Cir"cum*stance (?), n. [L. circumstantia, fr. circumstans, -antis, p. pr. of circumstare to stand around; circum + stare to stand. See Stand.]


That which attends, or relates to, or in some way affects, a fact or event; an attendant thing or state of things.

The circumstances are well known in the country where they happened. W. Irving.


An event; a fact; a particular incident.

The sculptor had in his thoughts the conqoeror weeping for new worlds, or the like circumstances in histery. Addison.


Circumlocution; detail.


So without more circumstance at all I hold it fit that shake hands and part. Shak.

4. pl.

Condition in regard to worldly estate; state of property; situation; surroundings.

When men are easy in their circumstances, they are naturally enemies to innovations. Addison.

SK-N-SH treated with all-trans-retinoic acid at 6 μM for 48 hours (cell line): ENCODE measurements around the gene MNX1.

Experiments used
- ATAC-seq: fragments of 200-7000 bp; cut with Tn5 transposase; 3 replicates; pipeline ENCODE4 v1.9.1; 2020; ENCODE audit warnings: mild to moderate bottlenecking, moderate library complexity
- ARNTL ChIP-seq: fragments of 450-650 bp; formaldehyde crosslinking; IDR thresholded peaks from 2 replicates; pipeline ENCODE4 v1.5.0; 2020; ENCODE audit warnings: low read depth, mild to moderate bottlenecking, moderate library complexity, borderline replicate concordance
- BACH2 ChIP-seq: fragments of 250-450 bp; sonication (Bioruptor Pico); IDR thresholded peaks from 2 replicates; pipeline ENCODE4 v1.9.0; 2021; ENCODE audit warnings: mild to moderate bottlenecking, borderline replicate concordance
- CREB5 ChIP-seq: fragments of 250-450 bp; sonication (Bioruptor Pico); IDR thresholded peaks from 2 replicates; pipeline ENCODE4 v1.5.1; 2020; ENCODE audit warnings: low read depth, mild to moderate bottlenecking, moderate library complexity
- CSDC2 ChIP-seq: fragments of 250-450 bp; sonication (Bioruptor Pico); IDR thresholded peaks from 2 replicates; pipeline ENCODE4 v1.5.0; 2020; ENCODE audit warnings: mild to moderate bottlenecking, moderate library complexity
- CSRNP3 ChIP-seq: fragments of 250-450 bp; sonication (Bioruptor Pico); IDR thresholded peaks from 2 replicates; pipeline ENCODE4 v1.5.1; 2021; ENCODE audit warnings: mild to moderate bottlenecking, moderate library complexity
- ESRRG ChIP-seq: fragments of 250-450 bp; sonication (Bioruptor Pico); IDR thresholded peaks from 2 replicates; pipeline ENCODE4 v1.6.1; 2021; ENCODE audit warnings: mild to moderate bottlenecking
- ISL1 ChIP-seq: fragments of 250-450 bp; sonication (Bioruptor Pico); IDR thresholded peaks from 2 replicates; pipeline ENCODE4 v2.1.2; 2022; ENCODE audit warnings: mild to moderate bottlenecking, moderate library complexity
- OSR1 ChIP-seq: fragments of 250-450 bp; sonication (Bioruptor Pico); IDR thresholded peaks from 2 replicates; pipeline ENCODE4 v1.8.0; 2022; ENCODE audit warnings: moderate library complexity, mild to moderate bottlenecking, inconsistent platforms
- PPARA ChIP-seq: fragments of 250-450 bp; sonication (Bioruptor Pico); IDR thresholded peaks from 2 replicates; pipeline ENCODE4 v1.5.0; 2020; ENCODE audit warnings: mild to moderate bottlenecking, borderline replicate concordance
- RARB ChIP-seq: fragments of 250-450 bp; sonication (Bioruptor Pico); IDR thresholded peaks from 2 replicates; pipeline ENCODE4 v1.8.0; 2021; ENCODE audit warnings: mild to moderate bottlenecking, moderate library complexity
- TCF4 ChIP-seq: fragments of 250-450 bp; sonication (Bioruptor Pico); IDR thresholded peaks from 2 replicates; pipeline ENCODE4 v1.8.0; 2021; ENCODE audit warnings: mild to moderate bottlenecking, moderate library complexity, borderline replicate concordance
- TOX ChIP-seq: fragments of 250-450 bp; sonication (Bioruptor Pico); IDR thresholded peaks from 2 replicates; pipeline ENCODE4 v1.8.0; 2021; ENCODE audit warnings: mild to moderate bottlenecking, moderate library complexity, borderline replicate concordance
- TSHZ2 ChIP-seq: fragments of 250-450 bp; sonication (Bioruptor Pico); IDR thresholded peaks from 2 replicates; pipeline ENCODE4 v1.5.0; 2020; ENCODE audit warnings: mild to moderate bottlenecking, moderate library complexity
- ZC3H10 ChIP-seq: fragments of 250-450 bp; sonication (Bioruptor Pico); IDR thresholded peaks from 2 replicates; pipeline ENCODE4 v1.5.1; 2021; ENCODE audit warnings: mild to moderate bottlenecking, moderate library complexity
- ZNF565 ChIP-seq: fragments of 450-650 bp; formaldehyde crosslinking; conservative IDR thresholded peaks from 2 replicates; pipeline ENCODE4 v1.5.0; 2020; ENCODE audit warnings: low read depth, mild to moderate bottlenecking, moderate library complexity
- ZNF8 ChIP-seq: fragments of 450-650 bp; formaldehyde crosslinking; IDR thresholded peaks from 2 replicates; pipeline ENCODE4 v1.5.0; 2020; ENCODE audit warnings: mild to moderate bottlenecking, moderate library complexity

Not a circumstance, of no account. [Colloq.] -- Under the circumstances, taking all things into consideration.

Syn. -- Event; occurrence; incident; situation; condition; position; fact; detail; item. See Event.


© Webster 1913.

Cir"cum*stance, v. t.

To place in a particular situation; to suppy relative incidents.

The poet took the matters of fact as they came down to him and circumstanced them, after his own manner. Addison.


© Webster 1913.

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